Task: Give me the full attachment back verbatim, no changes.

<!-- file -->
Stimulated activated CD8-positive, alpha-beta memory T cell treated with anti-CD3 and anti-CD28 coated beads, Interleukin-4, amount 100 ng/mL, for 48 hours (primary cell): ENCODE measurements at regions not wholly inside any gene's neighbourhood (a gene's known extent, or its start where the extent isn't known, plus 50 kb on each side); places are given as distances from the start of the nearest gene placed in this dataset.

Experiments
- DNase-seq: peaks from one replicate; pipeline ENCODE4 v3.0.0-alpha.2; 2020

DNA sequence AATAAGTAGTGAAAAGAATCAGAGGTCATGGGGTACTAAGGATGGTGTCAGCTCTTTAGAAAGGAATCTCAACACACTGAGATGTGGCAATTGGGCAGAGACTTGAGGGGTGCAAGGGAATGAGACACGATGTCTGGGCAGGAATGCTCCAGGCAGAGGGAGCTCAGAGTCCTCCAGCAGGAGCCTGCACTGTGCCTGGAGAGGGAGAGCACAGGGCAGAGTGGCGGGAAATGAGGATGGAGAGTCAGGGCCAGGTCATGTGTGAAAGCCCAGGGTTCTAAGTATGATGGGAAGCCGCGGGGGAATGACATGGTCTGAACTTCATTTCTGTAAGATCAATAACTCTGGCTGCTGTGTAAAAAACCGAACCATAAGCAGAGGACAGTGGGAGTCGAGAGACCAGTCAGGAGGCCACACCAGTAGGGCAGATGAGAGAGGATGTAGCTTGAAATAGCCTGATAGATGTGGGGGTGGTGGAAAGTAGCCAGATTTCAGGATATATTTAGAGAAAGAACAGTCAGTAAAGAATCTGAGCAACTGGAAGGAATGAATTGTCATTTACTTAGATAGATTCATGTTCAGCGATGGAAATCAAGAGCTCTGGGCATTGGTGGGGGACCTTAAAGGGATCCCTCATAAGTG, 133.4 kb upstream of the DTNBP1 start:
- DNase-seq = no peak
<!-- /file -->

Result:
Stimulated activated CD8-positive, alpha-beta memory T cell treated with anti-CD3 and anti-CD28 coated beads, Interleukin-4, amount 100 ng/mL, for 48 hours (primary cell): ENCODE measurements at regions not wholly inside any gene's neighbourhood (a gene's known extent, or its start where the extent isn't known, plus 50 kb on each side); places are given as distances from the start of the nearest gene placed in this dataset.

Experiments
- DNase-seq: peaks from one replicate; pipeline ENCODE4 v3.0.0-alpha.2; 2020

DNA sequence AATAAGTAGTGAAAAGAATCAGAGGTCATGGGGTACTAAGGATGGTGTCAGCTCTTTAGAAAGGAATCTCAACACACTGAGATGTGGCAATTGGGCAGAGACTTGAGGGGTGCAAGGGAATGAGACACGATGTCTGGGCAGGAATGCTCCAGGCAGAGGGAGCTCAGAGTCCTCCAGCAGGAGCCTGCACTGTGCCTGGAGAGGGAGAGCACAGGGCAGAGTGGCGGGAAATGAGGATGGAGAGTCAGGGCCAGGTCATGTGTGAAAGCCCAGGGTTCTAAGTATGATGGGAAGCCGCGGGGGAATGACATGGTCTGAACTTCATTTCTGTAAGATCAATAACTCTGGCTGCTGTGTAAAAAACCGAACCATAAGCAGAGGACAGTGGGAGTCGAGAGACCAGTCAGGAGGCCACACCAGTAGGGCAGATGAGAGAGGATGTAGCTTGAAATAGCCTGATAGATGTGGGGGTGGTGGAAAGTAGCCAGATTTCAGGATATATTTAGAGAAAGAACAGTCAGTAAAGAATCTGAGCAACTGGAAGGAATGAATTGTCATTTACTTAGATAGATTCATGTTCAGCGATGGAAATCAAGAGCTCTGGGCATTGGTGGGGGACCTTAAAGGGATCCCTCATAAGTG, 133.4 kb upstream of the DTNBP1 start:
- DNase-seq = no peak